By Saliou Samb
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CONAKRY Nov 8 (Reuters) - Tensions are mounting ahead of Guinea's parliamentary elections, seen as key to reviving foreign aid programs and ensuring the country's 10 million people benefit from minerals investment.President Alpha Conde, who survived an assassination attempt in July, less than seven months after taking office, has renewed an offer of talks with the opposition to smooth over differences on how the election is being organized.
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Guinea's transition to civilian rule in late 2010 was seen as a powerful example for the region after years of military leadership, but the assassination attempt, which the government has blamed on some former senior military officers, has highlighted the difficulties Conde faces in carrying out a key campaign promise to reform the military.
Since Conde won the Nov. 7, 2010, election, tensions continue to simmer in the country. Conde's security forces have cracked down on supporters of his chief political rival Cellou Dalein Diallo, who conceded defeat in the election.
What to watch:
- Protests. Three people were killed in protests in late September when rock-throwing demonstrators clashes with security forces using tear gas grenades and truncheons. Opposition figure Diallo has vowed to call his supporters onto the streets over what he says is Conde's effort to rig the parliamentary polls due this year. The date for the election, which is tied to aid from the European Union and other donors, has yet to be set.
- Heightened tensions following the assassination attempt. The government said 26 military officers and 13 civilians had been arrested. It added that those arrested had spoken of links to political and business circles.
- Ethnic tension. Conde and Diallo drew support essentially on ethnic lines and the election rekindled ethnic tensions. Conde belongs to the Malinke ethnic group, as does around 35 percent of the population, while Diallo is a Peul, a group which makes up around 40 percent.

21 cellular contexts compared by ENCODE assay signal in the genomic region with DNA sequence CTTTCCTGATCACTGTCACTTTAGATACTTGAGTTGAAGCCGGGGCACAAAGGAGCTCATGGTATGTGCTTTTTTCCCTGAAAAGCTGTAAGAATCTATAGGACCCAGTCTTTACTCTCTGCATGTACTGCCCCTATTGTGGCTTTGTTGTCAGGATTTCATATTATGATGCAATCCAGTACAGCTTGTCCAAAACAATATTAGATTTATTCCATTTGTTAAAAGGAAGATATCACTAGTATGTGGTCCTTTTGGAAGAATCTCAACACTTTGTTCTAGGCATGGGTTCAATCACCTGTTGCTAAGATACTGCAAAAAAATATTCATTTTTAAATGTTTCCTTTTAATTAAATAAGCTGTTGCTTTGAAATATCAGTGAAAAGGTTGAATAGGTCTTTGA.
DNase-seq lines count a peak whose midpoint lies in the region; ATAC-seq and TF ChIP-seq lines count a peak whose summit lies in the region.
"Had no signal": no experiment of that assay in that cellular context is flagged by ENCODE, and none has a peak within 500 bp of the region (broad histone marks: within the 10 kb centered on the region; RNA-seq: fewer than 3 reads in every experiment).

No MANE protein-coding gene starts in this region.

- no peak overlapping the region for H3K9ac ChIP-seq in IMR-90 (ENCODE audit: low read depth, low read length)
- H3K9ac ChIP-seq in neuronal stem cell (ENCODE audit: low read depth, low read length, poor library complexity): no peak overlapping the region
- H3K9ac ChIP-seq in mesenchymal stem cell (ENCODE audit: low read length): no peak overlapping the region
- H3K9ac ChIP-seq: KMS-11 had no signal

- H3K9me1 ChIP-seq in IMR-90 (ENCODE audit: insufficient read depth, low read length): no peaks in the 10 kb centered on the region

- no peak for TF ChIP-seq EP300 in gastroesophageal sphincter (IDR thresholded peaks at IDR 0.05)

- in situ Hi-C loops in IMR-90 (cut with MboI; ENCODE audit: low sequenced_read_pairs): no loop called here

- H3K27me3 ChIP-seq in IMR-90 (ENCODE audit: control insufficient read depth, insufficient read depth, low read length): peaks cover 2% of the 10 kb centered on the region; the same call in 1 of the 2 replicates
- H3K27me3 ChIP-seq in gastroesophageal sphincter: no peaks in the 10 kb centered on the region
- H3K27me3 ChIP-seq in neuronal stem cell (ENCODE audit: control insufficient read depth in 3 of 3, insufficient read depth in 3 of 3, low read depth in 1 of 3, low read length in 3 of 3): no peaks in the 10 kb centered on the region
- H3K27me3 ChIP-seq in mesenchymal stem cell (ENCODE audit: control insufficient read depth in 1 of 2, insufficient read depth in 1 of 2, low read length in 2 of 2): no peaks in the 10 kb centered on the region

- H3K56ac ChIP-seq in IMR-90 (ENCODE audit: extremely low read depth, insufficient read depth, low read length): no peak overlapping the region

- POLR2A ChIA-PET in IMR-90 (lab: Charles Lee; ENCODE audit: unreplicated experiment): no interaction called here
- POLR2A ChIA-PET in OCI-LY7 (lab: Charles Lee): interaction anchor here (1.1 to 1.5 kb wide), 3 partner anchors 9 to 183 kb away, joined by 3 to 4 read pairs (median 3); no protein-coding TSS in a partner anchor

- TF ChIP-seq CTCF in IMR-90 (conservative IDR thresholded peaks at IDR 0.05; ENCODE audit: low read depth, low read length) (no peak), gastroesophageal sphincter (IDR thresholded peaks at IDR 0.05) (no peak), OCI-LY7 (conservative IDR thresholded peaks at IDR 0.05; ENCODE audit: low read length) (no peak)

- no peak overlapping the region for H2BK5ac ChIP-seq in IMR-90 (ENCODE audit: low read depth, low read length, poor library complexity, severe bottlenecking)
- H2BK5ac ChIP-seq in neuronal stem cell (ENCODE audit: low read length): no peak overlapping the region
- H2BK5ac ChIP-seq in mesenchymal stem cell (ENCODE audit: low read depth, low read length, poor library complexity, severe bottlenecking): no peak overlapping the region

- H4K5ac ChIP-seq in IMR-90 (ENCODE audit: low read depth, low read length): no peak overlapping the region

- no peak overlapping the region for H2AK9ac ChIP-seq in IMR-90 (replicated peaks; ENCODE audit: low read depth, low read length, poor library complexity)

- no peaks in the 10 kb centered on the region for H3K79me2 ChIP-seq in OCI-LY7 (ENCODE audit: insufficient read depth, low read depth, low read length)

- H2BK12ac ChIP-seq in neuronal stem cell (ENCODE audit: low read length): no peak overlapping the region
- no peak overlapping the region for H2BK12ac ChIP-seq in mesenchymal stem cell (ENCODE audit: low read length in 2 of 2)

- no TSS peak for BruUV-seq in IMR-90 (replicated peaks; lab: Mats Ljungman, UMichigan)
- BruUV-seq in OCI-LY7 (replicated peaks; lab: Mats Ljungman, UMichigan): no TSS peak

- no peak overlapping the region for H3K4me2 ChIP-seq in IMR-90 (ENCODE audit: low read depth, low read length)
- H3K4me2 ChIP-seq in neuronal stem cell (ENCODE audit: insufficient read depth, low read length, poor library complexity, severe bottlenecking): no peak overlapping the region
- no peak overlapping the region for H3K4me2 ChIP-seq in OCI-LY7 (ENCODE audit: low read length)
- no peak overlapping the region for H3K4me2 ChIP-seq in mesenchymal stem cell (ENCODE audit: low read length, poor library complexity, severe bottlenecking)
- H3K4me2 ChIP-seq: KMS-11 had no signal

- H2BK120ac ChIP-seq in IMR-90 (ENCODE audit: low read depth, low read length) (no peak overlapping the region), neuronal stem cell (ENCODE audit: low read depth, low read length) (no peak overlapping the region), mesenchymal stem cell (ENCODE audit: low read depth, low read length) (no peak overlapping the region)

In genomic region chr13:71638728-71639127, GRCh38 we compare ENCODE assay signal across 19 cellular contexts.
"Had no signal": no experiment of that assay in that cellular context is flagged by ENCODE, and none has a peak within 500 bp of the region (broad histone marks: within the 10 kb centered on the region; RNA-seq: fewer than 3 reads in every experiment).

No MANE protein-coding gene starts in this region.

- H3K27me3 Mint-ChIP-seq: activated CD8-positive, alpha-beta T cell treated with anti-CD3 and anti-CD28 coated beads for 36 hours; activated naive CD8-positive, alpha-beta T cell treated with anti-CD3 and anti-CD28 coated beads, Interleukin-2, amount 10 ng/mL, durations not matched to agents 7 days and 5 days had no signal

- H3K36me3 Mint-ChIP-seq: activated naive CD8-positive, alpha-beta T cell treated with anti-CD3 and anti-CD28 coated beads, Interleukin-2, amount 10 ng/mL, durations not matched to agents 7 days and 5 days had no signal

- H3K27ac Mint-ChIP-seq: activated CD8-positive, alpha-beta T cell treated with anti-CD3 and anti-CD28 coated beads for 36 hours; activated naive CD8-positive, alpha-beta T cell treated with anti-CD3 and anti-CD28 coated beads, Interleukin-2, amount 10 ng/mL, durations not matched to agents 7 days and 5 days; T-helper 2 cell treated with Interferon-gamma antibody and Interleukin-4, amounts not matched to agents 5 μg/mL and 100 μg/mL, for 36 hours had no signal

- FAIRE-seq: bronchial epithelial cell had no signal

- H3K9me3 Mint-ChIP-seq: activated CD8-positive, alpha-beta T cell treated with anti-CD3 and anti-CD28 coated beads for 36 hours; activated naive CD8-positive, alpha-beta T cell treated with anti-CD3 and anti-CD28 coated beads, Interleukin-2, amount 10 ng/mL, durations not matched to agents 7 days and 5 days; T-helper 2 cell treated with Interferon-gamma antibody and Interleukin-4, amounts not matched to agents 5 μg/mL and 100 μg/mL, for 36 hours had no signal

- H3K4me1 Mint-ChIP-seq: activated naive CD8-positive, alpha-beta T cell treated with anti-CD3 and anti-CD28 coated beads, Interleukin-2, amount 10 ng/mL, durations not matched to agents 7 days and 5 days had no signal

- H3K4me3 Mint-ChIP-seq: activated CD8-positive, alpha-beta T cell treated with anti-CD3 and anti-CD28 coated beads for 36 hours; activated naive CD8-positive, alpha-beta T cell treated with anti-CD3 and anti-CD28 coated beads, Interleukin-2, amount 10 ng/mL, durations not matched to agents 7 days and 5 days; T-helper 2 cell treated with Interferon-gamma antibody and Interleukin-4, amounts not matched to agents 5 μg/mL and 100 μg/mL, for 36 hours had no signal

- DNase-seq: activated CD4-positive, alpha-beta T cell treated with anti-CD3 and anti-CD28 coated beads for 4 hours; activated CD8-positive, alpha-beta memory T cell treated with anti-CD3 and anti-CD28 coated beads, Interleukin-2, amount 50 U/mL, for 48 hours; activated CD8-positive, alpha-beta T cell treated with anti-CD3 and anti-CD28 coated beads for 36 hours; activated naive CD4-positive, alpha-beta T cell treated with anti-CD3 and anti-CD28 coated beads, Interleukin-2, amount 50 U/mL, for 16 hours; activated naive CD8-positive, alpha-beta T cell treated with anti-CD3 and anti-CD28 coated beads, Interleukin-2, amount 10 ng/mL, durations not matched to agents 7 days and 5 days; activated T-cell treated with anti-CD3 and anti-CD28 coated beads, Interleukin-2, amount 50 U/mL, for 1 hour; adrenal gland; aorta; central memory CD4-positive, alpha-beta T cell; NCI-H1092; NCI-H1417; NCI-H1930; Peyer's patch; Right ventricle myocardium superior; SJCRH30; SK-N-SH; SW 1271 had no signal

- How Conde's government deals with the opposition will be closely watched by investors and human rights observers. The organisation of legislative elections planned for the latter part of the year will also be scrutinized for signs Conde's leadership will break with Guinea's authoritarian past.
- The role of the army. Conde appointed himself defence minister, giving him direct involvement in a military reform effort started by junta leader Sekouba Konate. The country's military has earned a reputation for brutality and indiscipline.
Guinea relies on minerals for more than 70 percent of exports. It is the world's biggest shipper of bauxite, the feedstock ore for aluminium. With its Friguia complex, RUSAL has capacity for 640,000 tonnes of alumina a year which the Russian firm ships around the world for further refining into aluminium.
As well as bauxite, Guinea is a producer of gold, and iron ore is the country's major growth industry. Joint ventures of Rio Tinto and Chinalco, and Vale and BSG Resources, are between them spending more than $5 billion on the Simandou and Zogota iron ore projects.
What to watch:
- Investments under new mining code. Guinea adopted a new mining code in September that more than doubles the state share in mining projects from 15 percent to 35 percent. The new allowable state share includes a 15 percent free carry, a clause the mining companies say will eat directly into their profits and make new investment less likely.